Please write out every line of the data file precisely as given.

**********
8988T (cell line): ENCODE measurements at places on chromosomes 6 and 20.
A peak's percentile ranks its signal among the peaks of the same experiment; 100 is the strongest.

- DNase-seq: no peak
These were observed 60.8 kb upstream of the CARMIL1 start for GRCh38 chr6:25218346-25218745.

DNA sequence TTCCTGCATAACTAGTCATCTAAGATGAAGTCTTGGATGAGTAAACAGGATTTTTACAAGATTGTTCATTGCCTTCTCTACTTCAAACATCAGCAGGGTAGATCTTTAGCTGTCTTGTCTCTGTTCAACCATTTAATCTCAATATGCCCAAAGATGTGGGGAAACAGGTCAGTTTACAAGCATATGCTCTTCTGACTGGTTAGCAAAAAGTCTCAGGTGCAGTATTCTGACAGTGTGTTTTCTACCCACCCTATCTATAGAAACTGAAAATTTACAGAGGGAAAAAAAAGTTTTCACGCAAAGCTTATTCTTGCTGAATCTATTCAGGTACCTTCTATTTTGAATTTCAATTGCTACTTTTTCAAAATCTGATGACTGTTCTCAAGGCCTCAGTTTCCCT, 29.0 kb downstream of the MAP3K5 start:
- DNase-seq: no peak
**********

8988T (cell line): ENCODE measurements at places on chromosomes 6 and 20.
A peak's percentile ranks its signal among the peaks of the same experiment; 100 is the strongest.

- DNase-seq: no peak
These were observed 60.8 kb upstream of the CARMIL1 start for GRCh38 chr6:25218346-25218745.

DNA sequence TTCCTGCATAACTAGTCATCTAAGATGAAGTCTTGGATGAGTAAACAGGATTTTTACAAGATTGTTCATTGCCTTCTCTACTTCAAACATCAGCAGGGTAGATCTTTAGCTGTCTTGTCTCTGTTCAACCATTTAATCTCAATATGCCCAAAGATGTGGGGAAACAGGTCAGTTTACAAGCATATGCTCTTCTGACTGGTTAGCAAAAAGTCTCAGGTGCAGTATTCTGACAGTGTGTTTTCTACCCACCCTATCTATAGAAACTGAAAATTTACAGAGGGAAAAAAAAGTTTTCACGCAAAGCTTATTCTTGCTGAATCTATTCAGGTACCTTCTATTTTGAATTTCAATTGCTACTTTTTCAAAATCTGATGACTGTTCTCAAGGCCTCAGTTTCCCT, 29.0 kb downstream of the MAP3K5 start:
- DNase-seq: no peak